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Know The Facts

The members and supporters of FoCoForward came together to provide the facts about the recently adopted Land Development Code (LDC) and to respond to misinformation being spread by a group opposing the LDC. The existing Land Use Code was last updated in 1997. The new code puts our climate, transit, and housing goals into action. Our City deserves an updated plan that allows Fort Collins to grow gracefully and responsibly in the decades to come.

All quotes in italics below are taken from the Preserve Fort Collins website, November 2022.


“Sadly, this law will only accelerate gentrification and push workers, the middle class and renters further to the fringes, while enriching real estate developers and speculators”


“Shamefully, the City Council did this as secretively as possible, blindsiding residents by not publishing the details on their agenda website, and ignoring staff recommendations and citizen requests to allow more time for public input”


The updated code reduces wealth disparities by increasing homeownership opportunities and affordable housing options. Specific changes in the code facilitate greater access to jobs, education, and critical services to improve economic prosperity and reduce poverty rates.


Overturning the updated code will further disenfranchise residents who are struggling to live & thrive in our community. 


The updated code increases housing equity by expanding housing supply, diversifying home prices, & addressing disproportionate poverty rates for residents of color.


The process to update the code began in early 2021, immediately following the adoption of the Housing Strategic Plan. The City hosted four information sessions, three interactive input sessions, a series of virtual workshops, & weekly office hours specifically to discuss the proposed revisions.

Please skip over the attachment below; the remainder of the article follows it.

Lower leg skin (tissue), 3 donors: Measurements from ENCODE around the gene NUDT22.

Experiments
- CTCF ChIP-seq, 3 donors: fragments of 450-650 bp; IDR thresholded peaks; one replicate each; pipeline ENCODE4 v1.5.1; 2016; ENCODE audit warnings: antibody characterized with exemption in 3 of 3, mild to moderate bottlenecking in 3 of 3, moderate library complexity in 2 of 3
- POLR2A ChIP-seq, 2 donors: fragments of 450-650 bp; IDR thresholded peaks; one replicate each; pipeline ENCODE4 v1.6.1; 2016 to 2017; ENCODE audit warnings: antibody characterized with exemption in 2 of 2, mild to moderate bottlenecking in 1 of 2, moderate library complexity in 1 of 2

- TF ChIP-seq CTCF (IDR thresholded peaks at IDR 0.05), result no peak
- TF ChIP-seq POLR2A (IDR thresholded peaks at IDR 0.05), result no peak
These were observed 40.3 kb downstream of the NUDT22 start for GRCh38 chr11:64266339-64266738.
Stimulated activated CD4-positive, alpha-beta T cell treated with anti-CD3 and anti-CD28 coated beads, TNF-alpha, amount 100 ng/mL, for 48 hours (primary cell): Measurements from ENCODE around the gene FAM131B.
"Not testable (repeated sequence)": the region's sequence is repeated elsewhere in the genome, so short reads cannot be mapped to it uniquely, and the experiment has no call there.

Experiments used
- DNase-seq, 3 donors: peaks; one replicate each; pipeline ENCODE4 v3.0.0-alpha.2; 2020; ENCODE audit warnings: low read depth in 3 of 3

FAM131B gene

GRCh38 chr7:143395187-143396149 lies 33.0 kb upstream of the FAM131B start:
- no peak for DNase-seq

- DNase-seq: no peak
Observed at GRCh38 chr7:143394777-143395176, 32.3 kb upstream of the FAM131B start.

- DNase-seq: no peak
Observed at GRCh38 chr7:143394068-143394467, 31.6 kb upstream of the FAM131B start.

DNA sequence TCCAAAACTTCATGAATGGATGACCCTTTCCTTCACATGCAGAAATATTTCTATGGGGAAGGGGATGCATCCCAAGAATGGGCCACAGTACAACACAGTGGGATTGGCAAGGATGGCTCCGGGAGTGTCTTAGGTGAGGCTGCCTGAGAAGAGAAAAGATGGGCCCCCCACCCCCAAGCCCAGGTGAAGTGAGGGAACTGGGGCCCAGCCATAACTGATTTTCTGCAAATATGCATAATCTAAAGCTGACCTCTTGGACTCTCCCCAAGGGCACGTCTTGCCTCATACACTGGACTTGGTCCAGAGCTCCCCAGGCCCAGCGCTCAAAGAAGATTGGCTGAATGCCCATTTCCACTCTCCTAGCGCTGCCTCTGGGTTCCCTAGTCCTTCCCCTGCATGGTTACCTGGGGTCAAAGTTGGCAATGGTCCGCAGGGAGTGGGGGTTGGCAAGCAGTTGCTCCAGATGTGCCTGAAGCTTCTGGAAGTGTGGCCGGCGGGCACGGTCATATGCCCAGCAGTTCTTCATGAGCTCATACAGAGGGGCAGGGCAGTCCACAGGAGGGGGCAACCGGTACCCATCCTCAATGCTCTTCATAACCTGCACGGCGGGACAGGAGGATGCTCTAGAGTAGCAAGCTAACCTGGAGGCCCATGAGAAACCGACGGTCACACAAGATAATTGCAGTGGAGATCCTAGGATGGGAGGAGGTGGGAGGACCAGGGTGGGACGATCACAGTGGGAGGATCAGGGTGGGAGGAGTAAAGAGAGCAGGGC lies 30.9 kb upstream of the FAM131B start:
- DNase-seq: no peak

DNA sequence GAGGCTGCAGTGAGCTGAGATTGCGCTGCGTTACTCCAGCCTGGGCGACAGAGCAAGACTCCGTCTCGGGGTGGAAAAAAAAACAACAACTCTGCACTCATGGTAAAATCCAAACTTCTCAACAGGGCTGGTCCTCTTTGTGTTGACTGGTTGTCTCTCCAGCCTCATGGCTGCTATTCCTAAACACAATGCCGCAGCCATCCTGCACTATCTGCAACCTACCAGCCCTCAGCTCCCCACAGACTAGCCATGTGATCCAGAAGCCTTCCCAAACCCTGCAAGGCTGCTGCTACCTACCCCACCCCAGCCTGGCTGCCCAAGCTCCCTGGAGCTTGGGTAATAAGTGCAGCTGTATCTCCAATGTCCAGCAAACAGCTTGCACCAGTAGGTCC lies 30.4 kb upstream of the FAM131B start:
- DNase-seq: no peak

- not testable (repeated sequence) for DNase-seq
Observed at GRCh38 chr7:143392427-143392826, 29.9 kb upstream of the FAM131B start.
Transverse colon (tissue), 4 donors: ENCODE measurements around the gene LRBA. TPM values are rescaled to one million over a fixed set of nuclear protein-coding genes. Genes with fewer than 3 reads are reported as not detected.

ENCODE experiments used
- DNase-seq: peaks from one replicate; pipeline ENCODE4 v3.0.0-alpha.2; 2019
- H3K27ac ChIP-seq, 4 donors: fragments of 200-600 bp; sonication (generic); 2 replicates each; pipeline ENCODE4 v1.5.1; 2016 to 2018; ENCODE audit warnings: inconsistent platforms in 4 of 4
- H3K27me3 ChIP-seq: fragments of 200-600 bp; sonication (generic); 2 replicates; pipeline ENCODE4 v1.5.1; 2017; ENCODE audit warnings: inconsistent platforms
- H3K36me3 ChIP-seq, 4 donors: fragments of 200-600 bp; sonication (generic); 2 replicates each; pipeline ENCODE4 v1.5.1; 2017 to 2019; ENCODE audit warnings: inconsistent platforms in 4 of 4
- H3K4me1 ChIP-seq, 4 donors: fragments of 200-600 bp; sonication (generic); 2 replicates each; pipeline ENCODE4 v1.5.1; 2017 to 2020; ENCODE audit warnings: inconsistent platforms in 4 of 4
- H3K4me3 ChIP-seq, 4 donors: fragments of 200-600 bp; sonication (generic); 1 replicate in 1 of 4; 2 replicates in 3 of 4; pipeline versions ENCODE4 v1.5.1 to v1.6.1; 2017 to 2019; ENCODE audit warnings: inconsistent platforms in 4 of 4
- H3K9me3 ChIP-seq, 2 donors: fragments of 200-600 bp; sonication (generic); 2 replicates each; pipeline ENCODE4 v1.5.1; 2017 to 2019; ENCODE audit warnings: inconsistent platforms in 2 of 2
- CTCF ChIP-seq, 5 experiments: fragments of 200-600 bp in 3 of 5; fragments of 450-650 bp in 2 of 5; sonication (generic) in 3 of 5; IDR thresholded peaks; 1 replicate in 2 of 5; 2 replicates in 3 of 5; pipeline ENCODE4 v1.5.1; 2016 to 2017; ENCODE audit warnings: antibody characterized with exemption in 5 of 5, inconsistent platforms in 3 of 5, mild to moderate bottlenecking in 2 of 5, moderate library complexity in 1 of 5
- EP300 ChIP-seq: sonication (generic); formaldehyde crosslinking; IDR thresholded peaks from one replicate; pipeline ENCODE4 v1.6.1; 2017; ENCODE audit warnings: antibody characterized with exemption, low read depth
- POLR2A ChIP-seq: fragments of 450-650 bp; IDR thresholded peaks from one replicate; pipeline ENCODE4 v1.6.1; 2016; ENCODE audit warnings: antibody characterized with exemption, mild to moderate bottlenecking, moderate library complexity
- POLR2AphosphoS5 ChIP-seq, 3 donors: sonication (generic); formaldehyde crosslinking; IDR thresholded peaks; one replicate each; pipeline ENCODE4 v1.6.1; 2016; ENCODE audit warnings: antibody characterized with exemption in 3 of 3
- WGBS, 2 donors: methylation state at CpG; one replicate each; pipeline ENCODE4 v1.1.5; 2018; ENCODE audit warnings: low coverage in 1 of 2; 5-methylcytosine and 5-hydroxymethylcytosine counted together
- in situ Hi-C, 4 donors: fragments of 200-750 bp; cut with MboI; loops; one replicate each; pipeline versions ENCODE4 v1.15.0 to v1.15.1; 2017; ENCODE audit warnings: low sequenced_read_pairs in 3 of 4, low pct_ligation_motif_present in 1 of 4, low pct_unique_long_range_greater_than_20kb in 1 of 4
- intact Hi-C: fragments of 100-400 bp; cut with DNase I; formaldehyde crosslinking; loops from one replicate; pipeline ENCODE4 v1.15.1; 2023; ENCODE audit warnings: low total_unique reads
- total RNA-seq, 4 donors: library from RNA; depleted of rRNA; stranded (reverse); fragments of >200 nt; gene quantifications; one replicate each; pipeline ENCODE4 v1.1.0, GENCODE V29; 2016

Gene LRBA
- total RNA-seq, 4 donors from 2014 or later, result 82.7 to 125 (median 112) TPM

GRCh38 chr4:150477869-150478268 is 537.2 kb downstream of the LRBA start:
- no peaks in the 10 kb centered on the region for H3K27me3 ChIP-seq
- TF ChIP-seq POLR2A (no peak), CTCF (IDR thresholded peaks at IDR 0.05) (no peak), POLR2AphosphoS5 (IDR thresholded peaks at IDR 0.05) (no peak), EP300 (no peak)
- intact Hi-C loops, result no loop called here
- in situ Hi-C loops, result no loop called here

Regular updates were included in various City development newsletters.
Presentations were made to more than a dozen advisory boards, commissions, & community groups to inform policy decisions at key points along the way.
City Council discussed proposed revisions during multiple public meetings, with several community comment opportunities.

Policy changes were informed by data analysis and extensive best practice research in other cities and states, and the code itself was “stress tested” to ensure that it will actually deliver on affordable housing goals.   

Why it is Important

Healthy, affordable housing is not distributed equitably across Fort Collins.


In the early 1900s zoning in Fort Collins explicitly excluded residents from certain neighborhoods based on race, and our housing situation continues to suffer from those decisions today. The new Land Development code is designed to increase access to housing that is affordable by adding more types and sizes, thereby lessening the impact on our BIPOC (Black, Indigenous, and People of color) and low-income residents.

Why it is Important

The updated plan was thoroughly researched & vetted over the course of two years with multiple opportunities for public review.

When you consider the plans that informed the changes (City Plan, Active Modes Plan, Transit Master Plan, Our Climate Future, and the Housing Strategic Plan), this work has been going on for well over 5 years.


“Fort Collins’ quality of life is at risk, under pressure from big-money interests and a government all too willing to go along with them.”


As can be observed in other communities with similar land use policies, such as Denver, allowing one additional living unit on a residential lot does not offer the necessary scale or investment return potential to attract speculators and large real estate interests.


With heavy restrictions remaining in place on short-term rentals, coupled with the cost associated with constructing and permitting an ADU, that housing option will primarily attract families seeking additional space for parents, grandparents, or children.